I am thoroughly enjoying this series, which does such a fine job of immersing the reader in a London that is being rebuilt after the Great Fire. It’s recognisable in some ways and very different in others. And walking through its streets, or rowing a boat along its river, are some extraordinary figures. James Marwood is an excellent main character. At times he seems to carry the weight of the world on his shoulders as he stands almost alone and isolated. But the way in which he clings to interest, to life in London, to his friendship with Cat and other vulnerable people, is compelling to read about. I look forward to spending more time with him.

Other reviews
The Ashes of London
The Fire Court

The Illumination of Ursula Flight by Anna-Marie Crowhurst

Allen & Unwin | 2018 (3 May) | 410p | Review copy | Buy the book

In December 1664 Ursula Flight was born under inauspicious circumstances – a comet blazing a trail across the sky. Surely an ill omen. But not to Ursula. Although born to a gentry family with all of the material care that she needs, she is emotionally not supported. But her father did teach her something: a curiosity about the world and the stars above it and, helped by this, Ursula began to dream of a life so different from that lived by her distant, controlled mother. More than anything, Ursula wants to write and so she spends much of her childhood scribbling plays and acting in them with her servant and best friend Mary as well as her siblings and other children. Ursula has dreams of becoming a playwright but her background is against her and, while still a young girl of just fifteen, she is married off to the much older Lord Tyringham. The life of Lady Tyringham has little to do with the life Ursula lives in her dreams.

The Illumination of Ursula Flight is a beautifully glittery tale of Ursula Flight’s determined efforts to escape her destiny and forge one of her own, all set against the glamorous backdrop of the decadent Restoration court of Charles II and his mistresses. Initially, the newly married Ursula spends most of her time in the countryside, protected by her husband, an imprisonment indeed. But when she finally arrives in court, she shines. But perhaps the most enjoyable part of all of this, for this reader, is the way in which Ursula copes with her life away from all she loves – the novel includes extracts from all manner of Ursula’s scribblings, including scenes from plays, notes on how she spends a day, letters, journal entries and so much more, all presented in a font so evocative of the late 17th century.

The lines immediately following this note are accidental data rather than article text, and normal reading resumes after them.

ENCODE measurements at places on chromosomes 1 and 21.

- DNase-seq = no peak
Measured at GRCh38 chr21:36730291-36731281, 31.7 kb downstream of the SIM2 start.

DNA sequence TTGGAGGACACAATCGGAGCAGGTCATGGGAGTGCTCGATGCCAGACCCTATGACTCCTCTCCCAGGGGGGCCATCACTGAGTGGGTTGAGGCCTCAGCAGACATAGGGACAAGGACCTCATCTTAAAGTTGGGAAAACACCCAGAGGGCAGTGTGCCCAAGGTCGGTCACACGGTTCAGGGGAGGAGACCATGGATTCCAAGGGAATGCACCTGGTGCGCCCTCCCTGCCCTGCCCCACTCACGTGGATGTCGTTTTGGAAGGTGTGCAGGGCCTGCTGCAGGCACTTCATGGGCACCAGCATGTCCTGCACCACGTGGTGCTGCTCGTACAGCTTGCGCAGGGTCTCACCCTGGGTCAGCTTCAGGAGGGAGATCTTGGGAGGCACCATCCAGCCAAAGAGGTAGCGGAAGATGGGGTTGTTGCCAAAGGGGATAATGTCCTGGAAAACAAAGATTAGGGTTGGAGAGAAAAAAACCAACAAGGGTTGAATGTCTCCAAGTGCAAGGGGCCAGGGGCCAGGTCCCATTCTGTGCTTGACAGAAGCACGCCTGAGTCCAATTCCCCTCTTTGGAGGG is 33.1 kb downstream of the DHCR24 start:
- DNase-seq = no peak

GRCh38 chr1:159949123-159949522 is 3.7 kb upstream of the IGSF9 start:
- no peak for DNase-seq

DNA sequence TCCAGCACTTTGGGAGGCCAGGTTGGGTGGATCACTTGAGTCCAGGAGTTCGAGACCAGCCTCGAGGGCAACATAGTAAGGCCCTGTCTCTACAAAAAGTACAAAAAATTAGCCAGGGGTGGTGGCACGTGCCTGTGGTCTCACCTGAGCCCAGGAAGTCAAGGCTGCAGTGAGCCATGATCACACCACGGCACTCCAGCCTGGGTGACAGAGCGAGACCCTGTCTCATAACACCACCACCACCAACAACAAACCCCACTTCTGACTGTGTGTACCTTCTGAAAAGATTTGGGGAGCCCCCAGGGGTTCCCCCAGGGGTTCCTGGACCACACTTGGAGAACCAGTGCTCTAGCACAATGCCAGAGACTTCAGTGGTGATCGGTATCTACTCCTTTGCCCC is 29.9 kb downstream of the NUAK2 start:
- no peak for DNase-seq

This is very much Ursula’s novel. She narrates it, she fills it with her writings and, as a result, it sparkles with her personality. She has so much to give, despite what she must endure. She wants independence and to be a writer, but she also wants to be in love, and the scenes in which she must consummate her marriage with her curiously awful husband are, by contrast with much of the rest of the novel, painful to read and a reminder of how horrific such a marriage can be. Aside from the fact that Ursula must endure his fumblings, she is at risk of being emotionally crushed. And matters aren’t helped when she does find somebody to love. There are so many pitfalls lying in wait for young attractive women of means.

The pages of The Illumination of Ursula Flight fly through the fingers. Ursula herself is an absolute delight and there are other people we meet along the way who also grab our attention, notably Lord Tyringham’s unappealing sister. There’s a real sadness in the descriptions of Ursula’s mother. I felt for her. Her entire married life has been spent pregnant, usually with tragic results. No wonder Ursula wishes for a different future.